How we see ourselves and how others see us are often very different things.
Joseph Luft and Harrington Ingraham created an exercise called the Johari Window (named by combining part of both of their first names, Jo + Harri/Hari) that can help bridge that gap.
In the Johari Window exercise, participants pick words from a list of adjectives that they feel describe their personality. Other folks who know them then get to pick an equal number adjectives from the same list to describe them.
All of these adjectives are plotted into a grid based on whether they were selected by the person to describe themselves, by others to describe them, both, or neither:
As you can see by the way the grid is laid out, these qualities are given different names depending on who identified them.
Adjectives that both the participant and others identified go into a quadrant called “arena.”
Ones that the participant chose but that others didn’t is known as either “hidden” or “façade”
A person’s “blind spot” in this exercise is predictably made up of adjectives that others selected but that they did not. Some of the most interesting self-insights can come from this quadrant.
And the final quadrant is called “unknown.” The adjectives that no one selected go here. While it could mean that the person doesn’t possess those qualities, that’s not necessarily the case. It’s also possible that they have those qualities but they’re both hidden to the person and those who know them.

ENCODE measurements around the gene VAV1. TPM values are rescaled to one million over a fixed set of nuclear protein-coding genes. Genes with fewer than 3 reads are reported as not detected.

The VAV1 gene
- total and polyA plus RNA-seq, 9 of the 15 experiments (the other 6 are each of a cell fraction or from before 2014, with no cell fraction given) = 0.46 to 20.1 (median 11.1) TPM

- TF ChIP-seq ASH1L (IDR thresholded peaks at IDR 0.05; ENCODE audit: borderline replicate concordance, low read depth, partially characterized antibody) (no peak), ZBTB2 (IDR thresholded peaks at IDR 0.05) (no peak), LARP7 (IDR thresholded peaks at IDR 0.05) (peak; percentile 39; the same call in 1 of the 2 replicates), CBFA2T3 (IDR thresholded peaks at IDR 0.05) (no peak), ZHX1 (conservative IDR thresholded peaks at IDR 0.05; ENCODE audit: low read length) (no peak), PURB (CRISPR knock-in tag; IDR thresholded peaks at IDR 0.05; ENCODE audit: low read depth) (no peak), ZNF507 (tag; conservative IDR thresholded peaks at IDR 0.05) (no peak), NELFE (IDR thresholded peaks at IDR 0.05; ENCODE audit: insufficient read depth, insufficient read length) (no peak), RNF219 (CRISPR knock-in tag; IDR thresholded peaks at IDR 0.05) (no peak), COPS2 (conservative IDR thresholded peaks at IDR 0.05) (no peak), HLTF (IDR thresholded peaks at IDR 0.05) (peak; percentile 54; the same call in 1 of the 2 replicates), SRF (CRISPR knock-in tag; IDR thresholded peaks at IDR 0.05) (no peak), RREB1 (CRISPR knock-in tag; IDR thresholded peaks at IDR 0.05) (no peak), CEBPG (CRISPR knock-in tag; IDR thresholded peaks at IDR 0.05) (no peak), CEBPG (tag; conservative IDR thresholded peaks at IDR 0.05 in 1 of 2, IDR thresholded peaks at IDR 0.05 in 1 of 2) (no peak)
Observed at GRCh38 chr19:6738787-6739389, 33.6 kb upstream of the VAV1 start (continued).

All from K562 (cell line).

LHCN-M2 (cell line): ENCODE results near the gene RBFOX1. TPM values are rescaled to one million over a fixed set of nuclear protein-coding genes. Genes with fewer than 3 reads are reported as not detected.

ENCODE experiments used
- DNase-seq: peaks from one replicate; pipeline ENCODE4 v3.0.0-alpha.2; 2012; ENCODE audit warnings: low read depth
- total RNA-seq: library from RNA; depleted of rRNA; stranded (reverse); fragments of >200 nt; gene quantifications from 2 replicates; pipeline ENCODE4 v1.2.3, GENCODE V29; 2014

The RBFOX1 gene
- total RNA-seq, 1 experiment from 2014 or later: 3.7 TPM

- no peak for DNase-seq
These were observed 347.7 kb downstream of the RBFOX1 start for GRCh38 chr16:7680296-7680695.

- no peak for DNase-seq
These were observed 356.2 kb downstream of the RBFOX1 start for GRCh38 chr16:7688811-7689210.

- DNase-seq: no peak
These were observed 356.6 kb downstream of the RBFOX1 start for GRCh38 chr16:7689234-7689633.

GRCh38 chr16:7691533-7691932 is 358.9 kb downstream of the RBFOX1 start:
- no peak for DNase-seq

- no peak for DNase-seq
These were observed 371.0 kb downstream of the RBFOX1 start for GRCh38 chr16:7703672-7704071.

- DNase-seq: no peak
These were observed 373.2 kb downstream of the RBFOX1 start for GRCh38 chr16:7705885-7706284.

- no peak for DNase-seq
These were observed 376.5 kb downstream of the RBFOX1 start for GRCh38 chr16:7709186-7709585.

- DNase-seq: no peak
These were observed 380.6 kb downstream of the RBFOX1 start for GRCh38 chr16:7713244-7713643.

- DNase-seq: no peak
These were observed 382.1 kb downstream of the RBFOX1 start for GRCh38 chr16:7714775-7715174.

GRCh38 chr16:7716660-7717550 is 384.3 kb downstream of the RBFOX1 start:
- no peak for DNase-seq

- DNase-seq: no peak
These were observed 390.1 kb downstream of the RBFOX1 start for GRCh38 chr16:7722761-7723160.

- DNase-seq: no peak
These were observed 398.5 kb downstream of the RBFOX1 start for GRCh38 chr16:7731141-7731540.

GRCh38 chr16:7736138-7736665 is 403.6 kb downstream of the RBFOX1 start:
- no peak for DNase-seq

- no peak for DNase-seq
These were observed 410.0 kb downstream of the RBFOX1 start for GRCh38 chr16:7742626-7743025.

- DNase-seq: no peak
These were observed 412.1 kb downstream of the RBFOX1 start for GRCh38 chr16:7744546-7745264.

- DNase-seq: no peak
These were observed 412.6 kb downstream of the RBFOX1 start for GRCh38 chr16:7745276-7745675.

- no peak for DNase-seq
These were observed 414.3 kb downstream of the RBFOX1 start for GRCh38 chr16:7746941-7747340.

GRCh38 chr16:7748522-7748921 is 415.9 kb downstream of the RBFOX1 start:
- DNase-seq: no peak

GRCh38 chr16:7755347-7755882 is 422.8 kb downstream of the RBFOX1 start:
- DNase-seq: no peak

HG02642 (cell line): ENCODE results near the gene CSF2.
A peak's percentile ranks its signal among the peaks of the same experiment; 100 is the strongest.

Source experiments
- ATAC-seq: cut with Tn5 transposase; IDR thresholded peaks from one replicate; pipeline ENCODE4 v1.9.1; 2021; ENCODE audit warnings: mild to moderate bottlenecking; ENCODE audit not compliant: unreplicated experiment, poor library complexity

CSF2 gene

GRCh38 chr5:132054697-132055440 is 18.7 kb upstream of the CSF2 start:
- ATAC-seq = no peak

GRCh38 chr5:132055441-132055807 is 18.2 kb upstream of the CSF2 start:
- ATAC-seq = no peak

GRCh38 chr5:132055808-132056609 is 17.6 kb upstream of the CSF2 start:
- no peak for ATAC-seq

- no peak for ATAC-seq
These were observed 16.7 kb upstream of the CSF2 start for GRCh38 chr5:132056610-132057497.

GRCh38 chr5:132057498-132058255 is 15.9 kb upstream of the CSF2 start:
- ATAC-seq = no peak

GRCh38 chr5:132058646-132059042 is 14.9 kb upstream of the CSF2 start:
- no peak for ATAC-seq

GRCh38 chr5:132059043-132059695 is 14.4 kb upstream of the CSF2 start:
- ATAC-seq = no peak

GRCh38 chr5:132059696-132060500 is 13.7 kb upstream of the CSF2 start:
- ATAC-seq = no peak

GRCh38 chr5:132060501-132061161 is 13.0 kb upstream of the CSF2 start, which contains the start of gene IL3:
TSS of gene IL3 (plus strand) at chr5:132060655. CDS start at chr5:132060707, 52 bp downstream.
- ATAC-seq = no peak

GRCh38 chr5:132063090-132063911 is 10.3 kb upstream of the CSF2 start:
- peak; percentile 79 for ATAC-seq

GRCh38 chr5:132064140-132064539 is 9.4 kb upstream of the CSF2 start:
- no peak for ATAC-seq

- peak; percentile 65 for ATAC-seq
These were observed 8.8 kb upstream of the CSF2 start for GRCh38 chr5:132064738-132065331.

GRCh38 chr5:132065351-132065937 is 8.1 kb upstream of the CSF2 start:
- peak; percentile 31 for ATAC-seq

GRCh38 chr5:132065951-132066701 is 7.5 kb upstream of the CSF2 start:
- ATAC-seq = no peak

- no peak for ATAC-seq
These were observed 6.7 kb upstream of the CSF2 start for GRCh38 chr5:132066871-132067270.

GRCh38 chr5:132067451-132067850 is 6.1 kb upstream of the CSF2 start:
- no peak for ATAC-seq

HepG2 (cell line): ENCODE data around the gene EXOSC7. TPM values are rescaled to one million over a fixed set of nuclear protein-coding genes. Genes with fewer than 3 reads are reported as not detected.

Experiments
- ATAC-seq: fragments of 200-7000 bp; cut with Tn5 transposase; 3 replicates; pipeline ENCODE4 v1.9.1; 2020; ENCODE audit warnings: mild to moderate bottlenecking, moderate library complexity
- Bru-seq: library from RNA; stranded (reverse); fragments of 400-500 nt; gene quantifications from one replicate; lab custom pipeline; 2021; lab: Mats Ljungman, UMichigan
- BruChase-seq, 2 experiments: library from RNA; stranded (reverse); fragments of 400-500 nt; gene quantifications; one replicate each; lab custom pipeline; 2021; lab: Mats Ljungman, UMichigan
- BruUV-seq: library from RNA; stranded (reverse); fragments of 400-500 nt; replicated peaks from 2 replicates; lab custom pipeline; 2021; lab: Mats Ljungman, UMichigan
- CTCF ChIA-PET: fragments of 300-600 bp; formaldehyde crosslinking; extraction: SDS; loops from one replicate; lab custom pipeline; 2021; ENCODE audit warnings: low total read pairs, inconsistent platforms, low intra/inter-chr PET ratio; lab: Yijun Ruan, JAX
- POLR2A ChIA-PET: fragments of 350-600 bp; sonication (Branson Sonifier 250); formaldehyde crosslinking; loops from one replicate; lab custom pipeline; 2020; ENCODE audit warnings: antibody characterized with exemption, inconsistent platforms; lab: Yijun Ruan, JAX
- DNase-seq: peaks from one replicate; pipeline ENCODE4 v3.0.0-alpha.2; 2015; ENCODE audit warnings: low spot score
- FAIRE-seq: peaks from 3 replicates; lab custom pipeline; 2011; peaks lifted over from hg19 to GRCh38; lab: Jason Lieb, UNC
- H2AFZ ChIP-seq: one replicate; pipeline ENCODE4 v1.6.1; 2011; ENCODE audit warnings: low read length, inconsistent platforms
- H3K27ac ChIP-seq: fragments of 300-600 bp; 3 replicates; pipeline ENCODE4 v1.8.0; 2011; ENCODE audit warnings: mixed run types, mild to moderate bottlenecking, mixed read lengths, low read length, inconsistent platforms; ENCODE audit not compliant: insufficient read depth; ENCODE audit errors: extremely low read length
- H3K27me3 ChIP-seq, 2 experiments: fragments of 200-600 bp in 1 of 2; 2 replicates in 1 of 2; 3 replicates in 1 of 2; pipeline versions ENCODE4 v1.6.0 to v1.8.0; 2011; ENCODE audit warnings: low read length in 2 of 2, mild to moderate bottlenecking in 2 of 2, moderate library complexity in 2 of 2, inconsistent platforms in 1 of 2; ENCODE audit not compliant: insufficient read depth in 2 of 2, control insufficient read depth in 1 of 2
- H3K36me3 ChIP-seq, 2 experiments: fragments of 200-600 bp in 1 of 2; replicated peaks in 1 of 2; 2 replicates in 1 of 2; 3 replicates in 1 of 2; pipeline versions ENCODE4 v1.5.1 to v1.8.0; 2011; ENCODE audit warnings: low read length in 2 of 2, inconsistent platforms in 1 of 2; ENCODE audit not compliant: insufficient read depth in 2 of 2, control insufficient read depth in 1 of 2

The List of Traits Typically Used
So… adjectives… that’s kind of vague. What exactly are we talking about? Well, here’s the list of adjectives that are typically used in the test (in alphabetical order):
Whew, that’s a lot. But then again, it’s helpful to have some breadth in order to really dig into people’s personalities.
Where You Can Do the Johari Window Exercise Online
If you’re interested in making your own Johari Window, thankfully it’s pretty easy. There’s even a convenient way to do it online (here, click this link). You can select your qualities under a name of your choosing, and then you can send it to your friends and/or partners with your own unique link by posting it on social media or directly (texting, emailing, etc.), and they can select qualities for you — and set up one of their own (that you can also complete).
My friends group did this a while back, and it was a lot of fun… and yielded a lot of interesting information.
This post is part of an ongoing Poly Land feature called Psyched for the Weekend, in which I geek out with brief takes about some of my favorite psychological studies and concepts. For the entire series, please see this link.
My new book is out!
Dealing with Difficult Metamours, the first book devoted solely to metamour relationships, full of strategies to help you get along better with your partners’ other partner(s).